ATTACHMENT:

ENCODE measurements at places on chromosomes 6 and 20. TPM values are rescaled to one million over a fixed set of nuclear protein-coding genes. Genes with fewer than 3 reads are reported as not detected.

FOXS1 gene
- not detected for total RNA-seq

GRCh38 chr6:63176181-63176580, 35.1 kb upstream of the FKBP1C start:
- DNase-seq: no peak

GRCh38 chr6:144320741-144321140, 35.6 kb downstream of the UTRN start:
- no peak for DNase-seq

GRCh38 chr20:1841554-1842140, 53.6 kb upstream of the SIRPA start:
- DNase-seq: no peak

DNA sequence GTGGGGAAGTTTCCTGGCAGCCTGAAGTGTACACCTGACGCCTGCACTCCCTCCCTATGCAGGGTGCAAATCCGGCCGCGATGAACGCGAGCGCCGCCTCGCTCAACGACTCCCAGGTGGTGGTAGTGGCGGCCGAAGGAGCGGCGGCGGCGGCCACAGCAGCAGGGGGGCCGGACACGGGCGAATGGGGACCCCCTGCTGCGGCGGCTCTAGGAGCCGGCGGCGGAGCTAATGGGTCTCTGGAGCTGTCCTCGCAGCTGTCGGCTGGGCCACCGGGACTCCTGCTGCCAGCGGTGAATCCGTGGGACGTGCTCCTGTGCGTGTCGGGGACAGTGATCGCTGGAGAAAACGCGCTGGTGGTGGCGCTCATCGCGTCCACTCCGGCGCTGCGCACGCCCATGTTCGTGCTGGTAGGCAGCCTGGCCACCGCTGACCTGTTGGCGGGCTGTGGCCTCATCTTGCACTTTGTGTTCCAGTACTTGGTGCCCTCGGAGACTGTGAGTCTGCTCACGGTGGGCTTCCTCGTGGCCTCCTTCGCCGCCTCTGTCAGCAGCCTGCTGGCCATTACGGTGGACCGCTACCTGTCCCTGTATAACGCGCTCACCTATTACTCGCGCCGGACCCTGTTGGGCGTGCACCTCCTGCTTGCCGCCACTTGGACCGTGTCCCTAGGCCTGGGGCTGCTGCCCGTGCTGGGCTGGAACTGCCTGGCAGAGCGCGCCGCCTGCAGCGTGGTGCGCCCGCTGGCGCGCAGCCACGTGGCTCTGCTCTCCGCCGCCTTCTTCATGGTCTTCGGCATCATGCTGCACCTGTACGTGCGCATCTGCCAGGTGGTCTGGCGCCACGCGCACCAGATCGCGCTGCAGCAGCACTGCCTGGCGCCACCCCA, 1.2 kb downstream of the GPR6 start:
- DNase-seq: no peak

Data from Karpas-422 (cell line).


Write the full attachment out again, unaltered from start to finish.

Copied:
ENCODE measurements at places on chromosomes 6 and 20. TPM values are rescaled to one million over a fixed set of nuclear protein-coding genes. Genes with fewer than 3 reads are reported as not detected.

FOXS1 gene
- not detected for total RNA-seq

GRCh38 chr6:63176181-63176580, 35.1 kb upstream of the FKBP1C start:
- DNase-seq: no peak

GRCh38 chr6:144320741-144321140, 35.6 kb downstream of the UTRN start:
- no peak for DNase-seq

GRCh38 chr20:1841554-1842140, 53.6 kb upstream of the SIRPA start:
- DNase-seq: no peak

DNA sequence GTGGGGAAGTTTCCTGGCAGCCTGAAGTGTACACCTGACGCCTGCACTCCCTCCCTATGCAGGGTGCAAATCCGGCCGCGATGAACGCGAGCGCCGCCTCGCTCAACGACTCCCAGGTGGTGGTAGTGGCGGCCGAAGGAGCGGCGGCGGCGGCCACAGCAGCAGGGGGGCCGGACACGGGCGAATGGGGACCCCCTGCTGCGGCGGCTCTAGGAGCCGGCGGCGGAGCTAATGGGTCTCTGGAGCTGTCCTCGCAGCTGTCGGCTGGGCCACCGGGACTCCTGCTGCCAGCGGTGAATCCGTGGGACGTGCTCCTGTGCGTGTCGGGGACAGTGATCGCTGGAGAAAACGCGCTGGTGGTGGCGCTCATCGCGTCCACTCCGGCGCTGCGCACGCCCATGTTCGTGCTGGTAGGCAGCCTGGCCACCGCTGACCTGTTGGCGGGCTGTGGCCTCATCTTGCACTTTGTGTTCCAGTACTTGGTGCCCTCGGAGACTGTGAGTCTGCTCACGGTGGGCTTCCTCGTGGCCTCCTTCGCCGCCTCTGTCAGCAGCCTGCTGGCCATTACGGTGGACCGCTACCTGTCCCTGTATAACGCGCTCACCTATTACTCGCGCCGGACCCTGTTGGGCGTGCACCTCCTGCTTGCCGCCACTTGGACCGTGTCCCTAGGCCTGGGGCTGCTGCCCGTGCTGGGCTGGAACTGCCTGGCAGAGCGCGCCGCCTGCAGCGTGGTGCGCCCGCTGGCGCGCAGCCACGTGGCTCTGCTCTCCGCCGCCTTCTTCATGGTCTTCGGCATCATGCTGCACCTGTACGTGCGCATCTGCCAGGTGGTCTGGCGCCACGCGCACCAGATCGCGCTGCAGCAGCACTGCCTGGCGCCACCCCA, 1.2 kb downstream of the GPR6 start:
- DNase-seq: no peak

Data from Karpas-422 (cell line).